McCain Hates Condoms

Since an “accidental rewording” in the Deficit Reduction Act (DRA) of 2005 removed a provision which allowed family-planning clinics “to purchase contraceptives at deeply discounted rates,” college students and other low-income Americans have faced steep increases in birth control prices.

This morning, Dian Harrison, President and CEO of Planned Parenthood Golden Gate, called on Congress to ensure that women have access to affordable contraceptives:

It’s time to take action and urge our members of Congress to restore affordable birth control prices to college health centers and other trusted family planning providers. Birth control is basic health care; therefore, a woman’s option to use contraception to prevent an unintended pregnancy should not be based on her socio-economic status.

But don’t count on Sen. John McCain (R-AZ) to act any time soon. In March 2007, the senator displayed ignorance about birth-control issues, even asking an aid to “find out what my position is on contraception”:

I’m not informed enough on it. Let me find out. You know, I’m sure I’ve taken a position on it on the past. I have to find out what my position was. Brian, would you find out what my position is on contraception — I’m sure I’m opposed to government spending on it, I’m sure I support the president’s policies on it.

Indeed, like on most major issues, McCain mirrors Bush on contraception. While McCain wants to overturn Roe v. Wade and move towards ending “abortion at the state level,” he has “never cosponsored or supported legislation that would prevent unintended pregnancy or reduce the need for abortion.”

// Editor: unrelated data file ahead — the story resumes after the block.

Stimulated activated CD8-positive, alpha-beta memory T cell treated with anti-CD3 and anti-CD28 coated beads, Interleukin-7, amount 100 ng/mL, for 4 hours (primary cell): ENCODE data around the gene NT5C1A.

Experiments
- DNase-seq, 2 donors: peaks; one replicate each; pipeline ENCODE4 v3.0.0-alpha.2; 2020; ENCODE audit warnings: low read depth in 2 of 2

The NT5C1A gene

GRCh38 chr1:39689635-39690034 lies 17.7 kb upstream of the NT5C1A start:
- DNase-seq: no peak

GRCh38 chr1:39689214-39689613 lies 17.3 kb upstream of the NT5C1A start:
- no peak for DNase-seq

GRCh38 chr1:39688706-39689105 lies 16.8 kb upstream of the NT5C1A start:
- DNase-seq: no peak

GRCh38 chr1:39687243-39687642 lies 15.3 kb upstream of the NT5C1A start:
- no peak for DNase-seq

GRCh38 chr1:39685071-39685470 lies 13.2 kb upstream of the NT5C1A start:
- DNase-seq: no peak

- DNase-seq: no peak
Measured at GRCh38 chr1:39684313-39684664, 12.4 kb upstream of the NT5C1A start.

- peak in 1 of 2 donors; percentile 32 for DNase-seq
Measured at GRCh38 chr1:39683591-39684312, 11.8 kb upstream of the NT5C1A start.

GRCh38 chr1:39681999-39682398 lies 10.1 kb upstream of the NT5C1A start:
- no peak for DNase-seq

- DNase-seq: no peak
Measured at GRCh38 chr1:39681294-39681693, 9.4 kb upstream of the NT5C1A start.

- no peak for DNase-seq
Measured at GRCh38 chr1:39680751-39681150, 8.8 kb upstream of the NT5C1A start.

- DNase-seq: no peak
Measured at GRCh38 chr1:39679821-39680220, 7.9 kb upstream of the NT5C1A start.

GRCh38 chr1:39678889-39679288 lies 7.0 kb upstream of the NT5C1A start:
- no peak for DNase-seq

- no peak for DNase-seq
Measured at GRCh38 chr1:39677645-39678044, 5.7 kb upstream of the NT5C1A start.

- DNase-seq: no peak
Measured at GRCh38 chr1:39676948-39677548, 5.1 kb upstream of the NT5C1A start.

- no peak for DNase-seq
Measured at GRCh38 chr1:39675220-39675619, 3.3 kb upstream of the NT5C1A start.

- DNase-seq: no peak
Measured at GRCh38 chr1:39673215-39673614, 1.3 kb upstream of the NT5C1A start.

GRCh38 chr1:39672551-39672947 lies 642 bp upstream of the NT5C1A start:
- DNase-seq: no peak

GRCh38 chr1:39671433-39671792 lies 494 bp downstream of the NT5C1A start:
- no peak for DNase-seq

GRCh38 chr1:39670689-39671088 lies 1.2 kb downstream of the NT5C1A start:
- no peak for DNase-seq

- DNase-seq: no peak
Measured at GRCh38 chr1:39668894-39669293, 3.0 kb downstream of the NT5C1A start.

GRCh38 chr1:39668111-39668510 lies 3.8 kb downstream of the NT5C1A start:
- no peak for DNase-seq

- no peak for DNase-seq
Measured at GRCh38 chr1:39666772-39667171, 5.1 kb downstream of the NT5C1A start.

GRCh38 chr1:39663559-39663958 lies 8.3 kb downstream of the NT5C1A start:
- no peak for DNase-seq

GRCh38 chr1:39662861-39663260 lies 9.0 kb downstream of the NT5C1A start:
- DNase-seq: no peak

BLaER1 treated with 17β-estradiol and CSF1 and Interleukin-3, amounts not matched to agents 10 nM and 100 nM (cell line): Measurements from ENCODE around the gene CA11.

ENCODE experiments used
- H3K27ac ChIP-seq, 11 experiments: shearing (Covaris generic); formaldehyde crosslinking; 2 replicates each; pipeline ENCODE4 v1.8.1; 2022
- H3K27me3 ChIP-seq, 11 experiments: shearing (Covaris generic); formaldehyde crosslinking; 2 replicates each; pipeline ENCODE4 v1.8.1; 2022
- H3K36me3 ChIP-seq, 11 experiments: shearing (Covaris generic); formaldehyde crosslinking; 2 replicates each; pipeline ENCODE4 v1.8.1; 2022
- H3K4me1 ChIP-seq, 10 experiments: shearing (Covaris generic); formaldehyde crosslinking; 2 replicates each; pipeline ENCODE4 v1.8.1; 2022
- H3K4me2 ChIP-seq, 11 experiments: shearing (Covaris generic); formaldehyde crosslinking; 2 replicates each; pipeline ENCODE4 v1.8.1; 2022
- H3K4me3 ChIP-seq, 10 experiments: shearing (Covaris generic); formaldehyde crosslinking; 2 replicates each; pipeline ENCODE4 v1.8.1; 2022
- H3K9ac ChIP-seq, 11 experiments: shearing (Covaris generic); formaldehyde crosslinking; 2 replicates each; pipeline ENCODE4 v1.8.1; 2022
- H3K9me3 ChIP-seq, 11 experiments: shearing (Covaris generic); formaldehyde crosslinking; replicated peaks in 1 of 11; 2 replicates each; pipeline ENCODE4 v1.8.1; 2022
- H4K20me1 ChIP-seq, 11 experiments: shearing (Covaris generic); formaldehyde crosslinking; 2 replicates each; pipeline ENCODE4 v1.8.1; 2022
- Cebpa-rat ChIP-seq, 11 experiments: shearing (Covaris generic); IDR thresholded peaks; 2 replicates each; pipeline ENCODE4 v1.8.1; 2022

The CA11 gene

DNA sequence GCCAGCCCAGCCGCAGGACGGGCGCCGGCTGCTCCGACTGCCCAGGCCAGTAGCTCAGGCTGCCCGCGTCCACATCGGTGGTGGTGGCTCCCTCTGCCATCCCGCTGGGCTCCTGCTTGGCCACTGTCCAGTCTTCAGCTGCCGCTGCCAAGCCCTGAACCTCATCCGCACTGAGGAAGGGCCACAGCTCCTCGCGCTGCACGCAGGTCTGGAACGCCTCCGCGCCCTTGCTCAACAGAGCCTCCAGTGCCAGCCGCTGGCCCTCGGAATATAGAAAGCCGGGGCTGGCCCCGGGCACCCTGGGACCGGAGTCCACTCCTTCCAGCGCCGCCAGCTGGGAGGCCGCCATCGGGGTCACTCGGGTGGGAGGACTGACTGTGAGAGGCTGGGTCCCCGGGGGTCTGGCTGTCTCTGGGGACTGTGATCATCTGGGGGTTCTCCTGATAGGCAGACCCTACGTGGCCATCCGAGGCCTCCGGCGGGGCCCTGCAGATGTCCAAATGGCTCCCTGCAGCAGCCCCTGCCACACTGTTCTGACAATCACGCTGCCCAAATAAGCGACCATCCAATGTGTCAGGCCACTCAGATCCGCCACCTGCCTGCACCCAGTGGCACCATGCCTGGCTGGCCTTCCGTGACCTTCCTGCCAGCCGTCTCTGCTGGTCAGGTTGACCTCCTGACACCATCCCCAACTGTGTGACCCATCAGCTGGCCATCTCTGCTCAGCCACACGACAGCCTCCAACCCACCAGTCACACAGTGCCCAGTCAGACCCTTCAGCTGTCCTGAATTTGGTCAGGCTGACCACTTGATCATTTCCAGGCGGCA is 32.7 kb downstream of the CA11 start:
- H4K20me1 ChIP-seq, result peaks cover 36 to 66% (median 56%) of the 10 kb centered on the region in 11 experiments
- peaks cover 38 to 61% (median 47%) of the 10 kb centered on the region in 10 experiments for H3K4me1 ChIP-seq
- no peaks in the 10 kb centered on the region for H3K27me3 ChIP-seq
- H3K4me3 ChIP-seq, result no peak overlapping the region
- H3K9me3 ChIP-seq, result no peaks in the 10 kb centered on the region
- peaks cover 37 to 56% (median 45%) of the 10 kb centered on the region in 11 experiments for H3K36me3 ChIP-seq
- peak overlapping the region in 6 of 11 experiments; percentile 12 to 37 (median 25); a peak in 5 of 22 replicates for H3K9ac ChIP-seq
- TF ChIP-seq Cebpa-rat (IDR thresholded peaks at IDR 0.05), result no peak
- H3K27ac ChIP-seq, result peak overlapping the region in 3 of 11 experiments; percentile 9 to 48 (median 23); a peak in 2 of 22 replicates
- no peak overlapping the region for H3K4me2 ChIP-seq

To the contrary, McCain “opposed government financing of condom distribution” and has strongly supported abstinence-only education:

– Voted to end “the Title X family planning program, credited with helping prevent over 9 million abortions.”

– Voted against funding teen‐pregnancy‐prevention programs and ensuring that “abstinence‐only” programs are medically accurate.

– Voted for the domestic gag rule, which would have prohibited federally funded family‐planning clinics from providing women with access to full information about their reproductive‐health options.

– Voted to take $75 million from the Maternal and Child Health Block Grant to establish a new “abstinence‐only” program that censors information about birth control.

– Declined to help reduce the need for abortion and improve maternal health by opposing effort to require insurance coverage for prescription birth control, improve access to emergency contraception, and provide more women with prenatal health care.

– Voted against legislation that would have prevented unintended pregnancy by investing in insurance coverage for prescription birth control, promoting family‐planning services, implementing teen‐pregnancy‐prevention programs, and developing programs to increase awareness about emergency contraception

Indeed, McCain is not what women want.